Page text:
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I downloaded the genome of Staph aureus as DNA sequence from NCBI. I would like to visualize it using Gviz. Is Gviz the right tool to visualize genomes? What are the necessary steps from the sequence file to an object that can be used in Gviz? I searched the user guide and the reference manual. It is stated that it is possible to use fasta file, but not how to use them.

We will generate lots of genomes that we will have to annotate and compare. S aureus is not S aureus. There is a spectrum of phenotypes, they all have a different genomes. And we will also not be limited to SA. The question here is not how to annotate the genome, but rather the steps necessary to visualize something and get going. It is my first steps with genomic data, I don't even know what makes sense.

Here is the head of the file:

>NC_007795.1 Staphylococcus aureus subsp. aureus NCTC 8325 chromosome, complete genome
CGATTAAAGATAGAAATACACGATGCGAGCAATCAAATTTCATAACATCACCATGAGTTTGGTCCGAAGCATGAGTGTTT
ACAATGTTCGAACACCTTATACAGTTCTTATACATACTTTATAAATTATTTCCCAAACTGTTTTGATACACTCACTAACA
GATACTCTATAGAAGGAAAAGTTATCCACTTATGCACATTTATAGTTTTCAGAATTGTGGATAATTAGAAATTACACACA
AAGTTATACTATTTTTAGCAACATATTCACAGGTATTTGACATATAGAGAACTGAAAAAGTATAATTGTGTGGATAAGTC
GTCCAACTCATGATTTTATAAGGATTTATTTATTGATTTTTACATAAAAATACTGTGCATAACTAATAAGCAAGATAAAG
TTATCCACCGATTGTTATTAACTTGTGGATAATTATTAACATGGTGTGTTTAGAAGTTATCCACGGCTGTTATTTTTGTG
TATAACTTAAAAATTTAAGAAAGATGGAGTAAATTTATGTCGGAAAAAGAAATTTGGGAAAAAGTGCTTGAAATTGCTCA
AGAAAAATTATCAGCTGTAAGTTACTCAACTTTCCTAAAAGATACTGAGCTTTACACGATTAAAGATGGTGAAGCTATCG
TATTATCGAGTATTCCTTTTAATGCAAATTGGTTAAATCAACAATATGCTGAAATTATCCAAGCAATCTTATTTGATGTT
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    $\begingroup$ what do you want to visualize? the proteins, the GC content, some other features etc.? $\endgroup$ – Chris_Rands Jan 11 at 13:30
  • $\begingroup$ Ultimately, I would like to annotate protein coding regions and compare them to other genomes. $\endgroup$ – Sören Jan 11 at 13:40
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    $\begingroup$ What have you tried to do? Which code have you tried and what errors and message you got? $\endgroup$ – llrs Jan 11 at 13:57
  • $\begingroup$ I would like to visualize annotated genes and compare a set of genomes. $\endgroup$ – Sören Jan 11 at 17:48
  • $\begingroup$ This question seems too broad. Could you expand what do you want to compare in a set of genomes, or what type of annotation do you want to see (coding regions or proteins or ORF?)? Also please decide if your question is about seeing annotations OR compare a set of genomes (to compare genomes one would usually calculate some metrics in each genome and compare them). Remember you can edit the question. $\endgroup$ – llrs Jan 14 at 9:01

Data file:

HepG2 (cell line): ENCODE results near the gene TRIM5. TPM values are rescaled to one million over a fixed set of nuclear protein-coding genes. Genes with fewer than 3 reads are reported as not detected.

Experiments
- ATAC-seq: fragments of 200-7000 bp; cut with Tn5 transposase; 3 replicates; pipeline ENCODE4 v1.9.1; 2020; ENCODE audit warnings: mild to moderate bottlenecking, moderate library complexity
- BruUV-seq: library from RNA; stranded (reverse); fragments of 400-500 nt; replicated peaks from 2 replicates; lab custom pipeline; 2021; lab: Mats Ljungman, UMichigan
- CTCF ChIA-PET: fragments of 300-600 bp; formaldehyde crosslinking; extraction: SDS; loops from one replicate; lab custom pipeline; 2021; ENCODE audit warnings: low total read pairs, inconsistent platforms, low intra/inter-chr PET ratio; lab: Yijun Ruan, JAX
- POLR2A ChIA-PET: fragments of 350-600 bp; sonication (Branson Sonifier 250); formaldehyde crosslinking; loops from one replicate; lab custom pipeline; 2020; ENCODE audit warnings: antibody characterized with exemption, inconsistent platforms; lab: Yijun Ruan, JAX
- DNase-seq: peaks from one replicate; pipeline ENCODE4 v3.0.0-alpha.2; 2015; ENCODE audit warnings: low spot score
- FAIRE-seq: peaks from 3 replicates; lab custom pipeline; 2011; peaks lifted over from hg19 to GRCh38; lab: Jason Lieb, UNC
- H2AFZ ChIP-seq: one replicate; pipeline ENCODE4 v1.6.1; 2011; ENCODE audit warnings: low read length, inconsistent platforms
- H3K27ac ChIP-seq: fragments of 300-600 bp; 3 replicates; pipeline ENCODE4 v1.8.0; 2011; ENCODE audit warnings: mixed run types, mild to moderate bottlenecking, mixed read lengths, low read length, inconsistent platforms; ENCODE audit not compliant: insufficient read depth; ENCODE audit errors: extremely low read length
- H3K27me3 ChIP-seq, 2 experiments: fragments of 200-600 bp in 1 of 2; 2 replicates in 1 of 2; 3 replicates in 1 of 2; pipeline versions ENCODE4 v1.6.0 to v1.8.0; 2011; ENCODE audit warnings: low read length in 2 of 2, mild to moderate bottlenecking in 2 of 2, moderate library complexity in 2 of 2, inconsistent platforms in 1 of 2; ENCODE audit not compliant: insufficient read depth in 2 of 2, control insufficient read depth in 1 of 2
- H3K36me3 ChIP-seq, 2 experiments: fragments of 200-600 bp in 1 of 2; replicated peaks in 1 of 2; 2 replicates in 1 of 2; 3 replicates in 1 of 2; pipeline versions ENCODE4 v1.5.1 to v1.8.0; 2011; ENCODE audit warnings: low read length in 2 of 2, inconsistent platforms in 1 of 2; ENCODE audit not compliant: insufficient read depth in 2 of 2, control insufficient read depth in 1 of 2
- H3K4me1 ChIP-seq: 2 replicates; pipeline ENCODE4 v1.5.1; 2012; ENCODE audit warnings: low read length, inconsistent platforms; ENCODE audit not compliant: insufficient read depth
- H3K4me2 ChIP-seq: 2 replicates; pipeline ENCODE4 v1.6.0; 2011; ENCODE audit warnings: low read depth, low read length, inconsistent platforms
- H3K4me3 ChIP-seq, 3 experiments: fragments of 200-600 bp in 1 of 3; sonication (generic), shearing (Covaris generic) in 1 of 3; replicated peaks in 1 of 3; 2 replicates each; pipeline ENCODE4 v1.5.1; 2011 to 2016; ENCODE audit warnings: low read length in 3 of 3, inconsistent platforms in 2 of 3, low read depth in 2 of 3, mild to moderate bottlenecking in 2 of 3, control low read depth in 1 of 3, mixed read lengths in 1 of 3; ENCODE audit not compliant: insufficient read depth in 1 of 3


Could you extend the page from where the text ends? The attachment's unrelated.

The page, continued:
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I am not familiar with Gviz, but I am familiar with a variety of tools for visualizing genome features. At the scale of entire microbial genomes, the primary sequence itself is an overwhelming amount of information and can't really be visualized in a meaningful way by itself. I mean, you could color the nucleotides, but few patterns in DNA can be discerned by an unassisted human eye.

What we're typically interested in are features encoded in the genome sequence: protein-coding genes, non-coding RNAs, transposable elements, regulatory elements, binding sites, epigenetic modifications, and so on. A particular scientist is usually only interested in a subset of these features, based on what particular questions they are investigating. In your comment you say you "would like to annotate protein coding regions and compare them to other genomes", so it seems like we're on the same page here.

Visualization tools often display the genome linearly (even, for example, if it's a circular bacterial chromosome), zoomed out so that the nucleotide sequence isn't visible, and overlayed with boxes, arrows, or other glyphs representing the genes or other features of interest. Here are some examples:

In each of these cases, the visualization software is not doing the work to determine the positions of the genes and other genome features. This was done independently using tools designed for this task, storing the information in an annotation file in GFF3, GTF, or BED format. The visualization tools need both the genome sequence (in Fasta format) and one or more annotation files (in GFF3, GTF, or BED format) to make meaningful visualizations.

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  • $\begingroup$ I am touching on genomics in a project. So I am quite new to the field and don't really know what is possible, feasible. Thanks a lot for your answer. I am working with bacterial genomes. $\endgroup$ – Sören Jan 11 at 15:33
  • $\begingroup$ I use prokka to annotate the genome. $\endgroup$ – Sören Jan 11 at 16:32
  • $\begingroup$ Prokka should create a GFF3 file, which you can use with the Fasta file to visualize your genome. But of course, you're not the first person to annotate S. aureus, so you may also consider downloading a reference annotation for the species from NCBI RefSeq. $\endgroup$ – Daniel Standage Jan 11 at 17:12
  • $\begingroup$ We will generate lots of genomes that we will have to annotate though. S aureus is not S aureus. There is a spectrum of phenotypes, they all have a different genome. And we will also not be limited to SA. The question here is not how to annotate the genome, but rather the steps necessary to visualize something. $\endgroup$ – Sören Jan 11 at 17:45
  • $\begingroup$ Great. That type of background is very useful to include in the original question, so that the community knows how to focus their answers. I hope this helped! $\endgroup$ – Daniel Standage Jan 11 at 17:54

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